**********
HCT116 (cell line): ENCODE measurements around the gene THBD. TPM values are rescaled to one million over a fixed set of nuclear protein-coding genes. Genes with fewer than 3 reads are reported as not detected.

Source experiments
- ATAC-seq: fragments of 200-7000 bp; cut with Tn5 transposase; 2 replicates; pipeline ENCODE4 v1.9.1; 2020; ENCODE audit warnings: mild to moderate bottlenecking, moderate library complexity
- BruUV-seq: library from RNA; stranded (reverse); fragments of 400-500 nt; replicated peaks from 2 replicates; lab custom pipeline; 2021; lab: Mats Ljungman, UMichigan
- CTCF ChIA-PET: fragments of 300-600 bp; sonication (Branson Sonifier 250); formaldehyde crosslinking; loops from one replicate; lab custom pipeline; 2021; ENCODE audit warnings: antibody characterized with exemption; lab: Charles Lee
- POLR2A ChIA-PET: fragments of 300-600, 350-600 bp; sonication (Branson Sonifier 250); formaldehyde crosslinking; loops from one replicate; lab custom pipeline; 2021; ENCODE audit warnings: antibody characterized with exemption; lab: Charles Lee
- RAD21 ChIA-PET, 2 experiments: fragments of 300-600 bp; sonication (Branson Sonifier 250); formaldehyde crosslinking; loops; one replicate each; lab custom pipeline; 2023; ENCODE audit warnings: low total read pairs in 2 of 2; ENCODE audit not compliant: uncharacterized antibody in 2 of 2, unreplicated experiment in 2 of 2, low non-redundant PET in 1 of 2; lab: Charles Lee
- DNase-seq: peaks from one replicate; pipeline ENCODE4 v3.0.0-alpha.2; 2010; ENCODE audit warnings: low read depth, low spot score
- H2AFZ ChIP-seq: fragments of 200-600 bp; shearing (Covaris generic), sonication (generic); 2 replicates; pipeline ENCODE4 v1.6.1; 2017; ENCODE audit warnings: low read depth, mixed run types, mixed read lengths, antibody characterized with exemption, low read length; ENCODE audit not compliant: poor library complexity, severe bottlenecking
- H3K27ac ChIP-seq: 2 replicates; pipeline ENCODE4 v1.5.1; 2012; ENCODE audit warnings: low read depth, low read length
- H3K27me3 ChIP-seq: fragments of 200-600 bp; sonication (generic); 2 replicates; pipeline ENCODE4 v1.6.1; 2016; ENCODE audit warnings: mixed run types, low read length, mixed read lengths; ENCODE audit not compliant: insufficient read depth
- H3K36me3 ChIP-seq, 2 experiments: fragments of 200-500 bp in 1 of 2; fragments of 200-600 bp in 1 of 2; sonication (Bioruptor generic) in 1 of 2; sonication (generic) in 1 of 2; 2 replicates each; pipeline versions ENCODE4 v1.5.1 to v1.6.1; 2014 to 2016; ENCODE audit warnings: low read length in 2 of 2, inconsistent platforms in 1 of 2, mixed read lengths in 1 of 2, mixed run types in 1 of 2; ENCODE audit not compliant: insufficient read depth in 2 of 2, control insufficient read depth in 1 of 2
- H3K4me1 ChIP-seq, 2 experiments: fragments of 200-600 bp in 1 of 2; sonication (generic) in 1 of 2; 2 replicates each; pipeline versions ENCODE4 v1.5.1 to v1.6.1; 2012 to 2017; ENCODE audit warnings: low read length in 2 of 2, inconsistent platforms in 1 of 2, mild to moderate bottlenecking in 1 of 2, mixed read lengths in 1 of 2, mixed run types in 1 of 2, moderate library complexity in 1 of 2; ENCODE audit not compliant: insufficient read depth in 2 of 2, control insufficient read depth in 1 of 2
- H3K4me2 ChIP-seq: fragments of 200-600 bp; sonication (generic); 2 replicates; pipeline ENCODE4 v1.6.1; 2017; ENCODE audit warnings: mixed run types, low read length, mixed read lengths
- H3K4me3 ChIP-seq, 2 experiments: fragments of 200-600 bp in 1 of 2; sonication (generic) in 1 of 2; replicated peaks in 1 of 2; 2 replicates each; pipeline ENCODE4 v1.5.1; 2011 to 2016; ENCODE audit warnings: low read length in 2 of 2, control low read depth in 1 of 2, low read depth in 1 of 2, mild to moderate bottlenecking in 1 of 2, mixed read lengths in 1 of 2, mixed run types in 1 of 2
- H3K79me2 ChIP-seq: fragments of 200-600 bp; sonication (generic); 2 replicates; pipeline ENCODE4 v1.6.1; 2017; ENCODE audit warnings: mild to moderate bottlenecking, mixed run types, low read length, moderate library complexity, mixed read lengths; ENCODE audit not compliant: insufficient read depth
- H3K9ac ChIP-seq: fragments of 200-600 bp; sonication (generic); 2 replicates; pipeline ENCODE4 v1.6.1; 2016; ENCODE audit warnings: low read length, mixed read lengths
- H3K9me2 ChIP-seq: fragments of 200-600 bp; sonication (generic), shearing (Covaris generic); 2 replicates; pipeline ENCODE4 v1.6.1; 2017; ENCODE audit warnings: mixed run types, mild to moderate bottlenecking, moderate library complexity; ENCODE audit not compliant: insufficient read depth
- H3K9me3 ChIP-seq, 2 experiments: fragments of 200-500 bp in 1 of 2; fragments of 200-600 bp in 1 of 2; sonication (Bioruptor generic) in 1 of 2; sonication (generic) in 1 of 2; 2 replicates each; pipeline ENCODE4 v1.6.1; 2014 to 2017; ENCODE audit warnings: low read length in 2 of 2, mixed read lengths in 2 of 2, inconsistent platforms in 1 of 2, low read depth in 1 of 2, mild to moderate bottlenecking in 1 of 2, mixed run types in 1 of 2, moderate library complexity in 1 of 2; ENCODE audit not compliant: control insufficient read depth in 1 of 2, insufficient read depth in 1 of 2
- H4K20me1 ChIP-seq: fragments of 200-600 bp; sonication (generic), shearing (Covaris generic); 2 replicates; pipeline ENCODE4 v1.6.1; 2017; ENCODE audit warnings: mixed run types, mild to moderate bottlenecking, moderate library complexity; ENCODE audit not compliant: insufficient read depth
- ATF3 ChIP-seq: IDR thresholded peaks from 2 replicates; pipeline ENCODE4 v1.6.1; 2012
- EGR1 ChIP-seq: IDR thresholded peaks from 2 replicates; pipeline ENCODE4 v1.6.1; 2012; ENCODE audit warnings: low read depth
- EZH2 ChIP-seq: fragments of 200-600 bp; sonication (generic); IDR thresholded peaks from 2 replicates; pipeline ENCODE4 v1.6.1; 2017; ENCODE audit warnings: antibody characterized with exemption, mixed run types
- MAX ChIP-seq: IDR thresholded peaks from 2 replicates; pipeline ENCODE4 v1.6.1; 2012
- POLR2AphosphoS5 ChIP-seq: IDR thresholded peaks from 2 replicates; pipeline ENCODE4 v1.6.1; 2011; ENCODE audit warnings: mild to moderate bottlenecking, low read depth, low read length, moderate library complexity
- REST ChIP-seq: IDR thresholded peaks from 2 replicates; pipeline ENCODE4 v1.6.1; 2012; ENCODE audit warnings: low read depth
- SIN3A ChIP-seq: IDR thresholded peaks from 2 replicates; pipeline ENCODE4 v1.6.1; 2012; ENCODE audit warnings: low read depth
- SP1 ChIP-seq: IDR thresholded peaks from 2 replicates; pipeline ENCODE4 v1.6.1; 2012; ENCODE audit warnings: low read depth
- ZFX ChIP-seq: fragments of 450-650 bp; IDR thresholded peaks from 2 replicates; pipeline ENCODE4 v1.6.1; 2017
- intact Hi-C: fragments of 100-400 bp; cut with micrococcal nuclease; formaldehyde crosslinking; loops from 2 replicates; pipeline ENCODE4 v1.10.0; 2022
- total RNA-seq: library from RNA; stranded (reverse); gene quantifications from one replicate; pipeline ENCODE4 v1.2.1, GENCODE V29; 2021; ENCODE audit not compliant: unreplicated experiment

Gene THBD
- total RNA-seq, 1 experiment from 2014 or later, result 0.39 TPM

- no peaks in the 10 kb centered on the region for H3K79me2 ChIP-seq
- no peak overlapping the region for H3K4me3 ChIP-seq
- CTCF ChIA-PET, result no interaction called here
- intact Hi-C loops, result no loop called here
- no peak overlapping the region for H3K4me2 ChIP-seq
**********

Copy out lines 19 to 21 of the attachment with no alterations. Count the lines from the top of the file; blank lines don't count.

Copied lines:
- H3K9me3 ChIP-seq, 2 experiments: fragments of 200-500 bp in 1 of 2; fragments of 200-600 bp in 1 of 2; sonication (Bioruptor generic) in 1 of 2; sonication (generic) in 1 of 2; 2 replicates each; pipeline ENCODE4 v1.6.1; 2014 to 2017; ENCODE audit warnings: low read length in 2 of 2, mixed read lengths in 2 of 2, inconsistent platforms in 1 of 2, low read depth in 1 of 2, mild to moderate bottlenecking in 1 of 2, mixed run types in 1 of 2, moderate library complexity in 1 of 2; ENCODE audit not compliant: control insufficient read depth in 1 of 2, insufficient read depth in 1 of 2
- H4K20me1 ChIP-seq: fragments of 200-600 bp; sonication (generic), shearing (Covaris generic); 2 replicates; pipeline ENCODE4 v1.6.1; 2017; ENCODE audit warnings: mixed run types, mild to moderate bottlenecking, moderate library complexity; ENCODE audit not compliant: insufficient read depth
- ATF3 ChIP-seq: IDR thresholded peaks from 2 replicates; pipeline ENCODE4 v1.6.1; 2012